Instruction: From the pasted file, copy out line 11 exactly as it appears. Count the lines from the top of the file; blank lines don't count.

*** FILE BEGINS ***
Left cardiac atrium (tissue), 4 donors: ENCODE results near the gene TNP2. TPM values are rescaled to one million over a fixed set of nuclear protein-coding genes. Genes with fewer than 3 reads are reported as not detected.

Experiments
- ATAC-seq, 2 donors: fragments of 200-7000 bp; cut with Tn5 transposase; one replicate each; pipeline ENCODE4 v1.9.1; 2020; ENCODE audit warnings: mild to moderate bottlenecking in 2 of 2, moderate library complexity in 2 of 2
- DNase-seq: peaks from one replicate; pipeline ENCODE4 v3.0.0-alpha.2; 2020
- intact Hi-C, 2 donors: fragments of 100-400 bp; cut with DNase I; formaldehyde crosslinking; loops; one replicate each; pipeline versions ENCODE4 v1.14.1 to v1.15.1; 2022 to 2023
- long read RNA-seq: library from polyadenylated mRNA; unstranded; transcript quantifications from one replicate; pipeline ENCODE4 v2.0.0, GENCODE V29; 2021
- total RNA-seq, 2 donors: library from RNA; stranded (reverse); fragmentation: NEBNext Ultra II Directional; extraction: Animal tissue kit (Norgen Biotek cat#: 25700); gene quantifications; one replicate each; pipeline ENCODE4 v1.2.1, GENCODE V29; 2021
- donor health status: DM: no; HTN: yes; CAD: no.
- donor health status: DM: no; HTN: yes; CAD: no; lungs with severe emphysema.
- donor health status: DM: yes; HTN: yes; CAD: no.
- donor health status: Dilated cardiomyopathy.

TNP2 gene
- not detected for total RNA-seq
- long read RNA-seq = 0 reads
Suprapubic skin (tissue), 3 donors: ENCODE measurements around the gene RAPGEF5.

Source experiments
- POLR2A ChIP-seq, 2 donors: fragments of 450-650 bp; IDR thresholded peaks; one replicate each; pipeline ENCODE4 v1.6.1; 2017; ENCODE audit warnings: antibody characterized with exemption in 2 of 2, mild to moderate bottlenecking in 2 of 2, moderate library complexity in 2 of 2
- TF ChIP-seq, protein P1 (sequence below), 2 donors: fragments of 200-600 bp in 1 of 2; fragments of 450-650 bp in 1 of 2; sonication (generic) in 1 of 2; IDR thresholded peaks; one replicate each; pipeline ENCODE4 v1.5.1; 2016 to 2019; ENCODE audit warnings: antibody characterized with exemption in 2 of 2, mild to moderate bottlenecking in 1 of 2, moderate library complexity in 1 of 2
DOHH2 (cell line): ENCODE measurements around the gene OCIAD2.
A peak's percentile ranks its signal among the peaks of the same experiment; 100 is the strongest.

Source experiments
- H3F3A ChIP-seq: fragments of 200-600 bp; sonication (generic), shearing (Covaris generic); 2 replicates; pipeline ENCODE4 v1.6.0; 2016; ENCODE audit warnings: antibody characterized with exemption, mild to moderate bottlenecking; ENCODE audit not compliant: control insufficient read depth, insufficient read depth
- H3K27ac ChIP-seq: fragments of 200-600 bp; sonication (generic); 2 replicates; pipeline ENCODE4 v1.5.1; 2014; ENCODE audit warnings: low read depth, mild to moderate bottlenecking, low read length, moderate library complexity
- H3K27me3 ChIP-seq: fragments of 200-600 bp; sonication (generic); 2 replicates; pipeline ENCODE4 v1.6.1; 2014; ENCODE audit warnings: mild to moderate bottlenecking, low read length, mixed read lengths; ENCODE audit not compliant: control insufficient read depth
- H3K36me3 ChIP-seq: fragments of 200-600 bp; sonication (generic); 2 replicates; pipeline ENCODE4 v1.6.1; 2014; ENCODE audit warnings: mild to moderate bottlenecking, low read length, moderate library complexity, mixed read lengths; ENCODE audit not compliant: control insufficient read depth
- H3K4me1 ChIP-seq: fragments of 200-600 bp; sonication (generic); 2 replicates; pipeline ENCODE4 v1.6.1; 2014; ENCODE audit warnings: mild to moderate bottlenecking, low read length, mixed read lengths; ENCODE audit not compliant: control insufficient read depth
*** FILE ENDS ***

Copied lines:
- donor health status: Dilated cardiomyopathy.